Necrotizing enterocolitis, or NEC, is a potentially life-threatening condition recognized by the inflammation and death of intestinal tissue. Necrotizing enterocolitis (NEC) happens if the inside lining of the intestinal wall begins to die and the tissue within begins to separate. It is believed that lowered blood flow into the bowel stops the bowel from preventing mucus meant to protect the gastrointestinal tract. Another potential cause of necrotizing enterocolitis (NEC) could be bacteria inside the intestines.
Necrotizing Enterocolitis (NEC) is often developed in infants who are premature or otherwise ill already to begin with. Typically NEC is developed while the infant is still in the hospital. Recent troubling medical findings, however, have discovered that a potential cause of necrotizing enterocolitis (NEC) could be popular thickening agent SimplyThick. SimplyThick is a formula thickening agent sometimes added to a mother’s breast milk or infant formula. SimplyThick is meant to help infants with reflux or swallowing difficulties.
The United States Food and Drug Administration (FDA) first warned about the potential risks of SimplyThick among infants in May of 2011. There were two reports of infants suffering from NEC after being given the thickening agent. The Food and Drug Administration (FDA) is aware of at least two deaths that can likely be attributable to using a thickening agent like SimplyThick and the development of NEC after the infant has left the hospital.
Researchers believe that the reason for developing NEC in these infants could be due to the Xanthan gum found in SimplyThick and some other thickening agents used in breast milk and infant formula. The exact way that NEC occurs in these infants is not fully understood, but some medical professionals have suggested that the introduction of any non-natural substance like the gum could be bad for an infant’s undeveloped intestines.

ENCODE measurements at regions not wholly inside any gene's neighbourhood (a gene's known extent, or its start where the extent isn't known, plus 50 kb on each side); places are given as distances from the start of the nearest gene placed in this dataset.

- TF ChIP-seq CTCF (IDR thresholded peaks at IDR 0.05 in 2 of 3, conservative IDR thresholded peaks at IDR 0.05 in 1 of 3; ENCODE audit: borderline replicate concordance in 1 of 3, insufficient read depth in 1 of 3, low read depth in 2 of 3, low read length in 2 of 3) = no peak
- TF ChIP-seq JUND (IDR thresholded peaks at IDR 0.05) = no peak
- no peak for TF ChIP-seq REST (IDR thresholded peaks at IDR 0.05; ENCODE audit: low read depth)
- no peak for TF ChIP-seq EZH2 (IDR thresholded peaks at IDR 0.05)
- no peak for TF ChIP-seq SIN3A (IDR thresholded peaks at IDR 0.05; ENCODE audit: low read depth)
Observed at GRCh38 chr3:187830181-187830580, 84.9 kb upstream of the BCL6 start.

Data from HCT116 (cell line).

An article was published in May of 2012 in the Journal of Pediatrics titled, “Late Onset Necrotizing Enterocolitis in Infants Following Use of Xanthan Gum-containing Thickening Agent.” Within the study, researchers reported noticing that many of the infants developing NEC while on these thickening agents like SimplyThick were full-term infants, not premature. Typically, necrotizing enterocolitis (NEC) is more common among premature infants, so this evidence seems to suggest a higher risk of NEC when taking the thickening agent.
If your child is currently suffering or has suffered from Necrotizing Enterocolitis (NEC), and they took a thickening agent like SimplyThick to supplement breast milk or formula, you may have a potential NEC lawsuit against the makers of the thickening agent. Women across the nation are currently filing NEC lawsuits on behalf of their infants suffering from this dangerous condition. Our NEC Lawyers are currently standing by ready to offer a free consultation for your potential NEC lawsuit.